Zinc is a mineral that boosts your immune system and a common ingredient in over-the-counter products designed to fight and prevent colds. While it might seem like a good time to buy zinc supplements, Edwards says they won’t actually help. "Most Americans who eat fruits and vegetables are zinc sufficient," she says.

The excess zinc will not boost your immune system as your body will flush it out, she says.

Buy: Fruits and vegetables

If you want to keep your immune system strong, diet and lifestyle choices can make a real difference. Eating a diet high in fruits and vegetables, Edwards says, can help. So can getting eight hours of sleep every night.

"That’s the way to get through flu season," she says. These habits are "not only good for your heart, it’s good for your immune system too."

Some experts also recommend stocking up on foods you usually prefer when you’re sick, like chicken noodle soup or hydrating sports drinks. That way, if you do fall ill, you don’t have to leave the house.

Buy: Soap

For the most part, any guidance you’ve heard about avoiding the flu is the same advice given to avoid the coronavirus. "There’s nothing special about this virus compared to other viruses," Edwards says.

That’s why the most common advice for avoiding coronavirus is washing your hands with soap and water. Experts say any soap will do; it doesn’t need to be antibacterial.

Hand-washing is something you should do frequently, says Lynelle Phillips, a registered nurse and assistant professor at the University of Missouri school of health professions. She suggests singing "Happy birthday" while washing your hands to ensure that you’re cleaning them thoroughly.

"That’s helpful for all manner of viral and bacterial illnesses," Phillips says. "We have a fair amount of influenza going around and that does kill tens of thousands of people every year."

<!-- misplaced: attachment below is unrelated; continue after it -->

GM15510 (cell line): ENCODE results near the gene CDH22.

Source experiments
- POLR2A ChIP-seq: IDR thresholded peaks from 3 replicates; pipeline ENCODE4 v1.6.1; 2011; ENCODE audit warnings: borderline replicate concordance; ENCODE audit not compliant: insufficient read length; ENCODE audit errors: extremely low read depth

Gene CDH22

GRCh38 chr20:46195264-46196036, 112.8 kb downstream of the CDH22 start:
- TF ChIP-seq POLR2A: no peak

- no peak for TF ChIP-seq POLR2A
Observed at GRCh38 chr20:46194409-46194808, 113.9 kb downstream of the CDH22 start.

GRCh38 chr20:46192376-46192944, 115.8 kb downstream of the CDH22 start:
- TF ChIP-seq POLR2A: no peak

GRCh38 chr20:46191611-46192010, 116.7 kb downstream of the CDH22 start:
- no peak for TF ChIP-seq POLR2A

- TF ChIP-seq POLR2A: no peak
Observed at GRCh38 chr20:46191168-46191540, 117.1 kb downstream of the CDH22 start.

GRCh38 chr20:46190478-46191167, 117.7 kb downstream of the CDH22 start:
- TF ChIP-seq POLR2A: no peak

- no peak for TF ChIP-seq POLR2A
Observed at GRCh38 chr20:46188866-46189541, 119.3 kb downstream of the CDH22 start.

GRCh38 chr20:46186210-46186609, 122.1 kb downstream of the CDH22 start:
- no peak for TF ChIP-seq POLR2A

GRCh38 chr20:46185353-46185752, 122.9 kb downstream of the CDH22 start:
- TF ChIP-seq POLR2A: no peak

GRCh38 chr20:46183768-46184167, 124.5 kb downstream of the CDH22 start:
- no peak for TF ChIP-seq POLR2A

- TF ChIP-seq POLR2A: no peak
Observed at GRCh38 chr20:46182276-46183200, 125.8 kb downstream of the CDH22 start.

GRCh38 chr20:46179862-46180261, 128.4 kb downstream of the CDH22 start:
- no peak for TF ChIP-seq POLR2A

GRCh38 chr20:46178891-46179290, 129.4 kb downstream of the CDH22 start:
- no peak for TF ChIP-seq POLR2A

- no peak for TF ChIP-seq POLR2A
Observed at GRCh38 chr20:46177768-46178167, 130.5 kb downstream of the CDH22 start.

Buy: Hand sanitizer

Hand sanitizer is an effective way to disinfect when there’s no sink in the vicinity — say, when you exit a crowded bus after your commute, or get into your car after a trip to the pharmacy. "There is no evidence that this virus is alcohol-resistant," Edwards says.

Keep a bottle in your purse or pocket, especially in an office setting. "If you have to be in a meeting where you’re shaking hand and interacting with people, when you’re done, clean your hands," Edwards says.

More than likely, however, there is no need to buy too much of anything, experts say. "I do not think that there is going to be a massive coronavirus outbreak in the United States, so my advice would be to be vigilant, but calm, and not to panic," Edwards says.

If you do contract a cough or any illness, the best thing you can do is quarantine yourself. That’s why it's important to talk to your workplace about the options for working remotely or taking paid sick leave in the event of a local outbreak.

"There are a lot of jobs out there that do not have sick leave so people feel like they cannot stay home because they cannot afford to stay home," Phillips says. "That’s the kind of circumstance that will promote the transmission of disease, more so than wearing a mask or not."

This article first appeared on Grow. More from Grow: